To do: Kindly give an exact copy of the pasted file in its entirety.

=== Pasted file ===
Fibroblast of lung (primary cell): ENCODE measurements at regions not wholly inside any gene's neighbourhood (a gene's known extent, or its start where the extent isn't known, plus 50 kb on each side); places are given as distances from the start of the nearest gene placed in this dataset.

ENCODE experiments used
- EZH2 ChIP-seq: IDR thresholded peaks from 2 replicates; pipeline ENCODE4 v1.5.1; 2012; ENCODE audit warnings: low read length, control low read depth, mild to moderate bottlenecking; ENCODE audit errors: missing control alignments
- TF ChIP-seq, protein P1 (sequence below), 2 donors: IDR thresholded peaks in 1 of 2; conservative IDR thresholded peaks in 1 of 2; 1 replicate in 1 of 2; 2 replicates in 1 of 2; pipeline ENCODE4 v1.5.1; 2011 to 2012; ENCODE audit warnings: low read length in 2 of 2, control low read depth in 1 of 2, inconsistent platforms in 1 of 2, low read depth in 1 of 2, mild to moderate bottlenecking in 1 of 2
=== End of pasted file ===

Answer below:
Fibroblast of lung (primary cell): ENCODE measurements at regions not wholly inside any gene's neighbourhood (a gene's known extent, or its start where the extent isn't known, plus 50 kb on each side); places are given as distances from the start of the nearest gene placed in this dataset.

ENCODE experiments used
- EZH2 ChIP-seq: IDR thresholded peaks from 2 replicates; pipeline ENCODE4 v1.5.1; 2012; ENCODE audit warnings: low read length, control low read depth, mild to moderate bottlenecking; ENCODE audit errors: missing control alignments
- TF ChIP-seq, protein P1 (sequence below), 2 donors: IDR thresholded peaks in 1 of 2; conservative IDR thresholded peaks in 1 of 2; 1 replicate in 1 of 2; 2 replicates in 1 of 2; pipeline ENCODE4 v1.5.1; 2011 to 2012; ENCODE audit warnings: low read length in 2 of 2, control low read depth in 1 of 2, inconsistent platforms in 1 of 2, low read depth in 1 of 2, mild to moderate bottlenecking in 1 of 2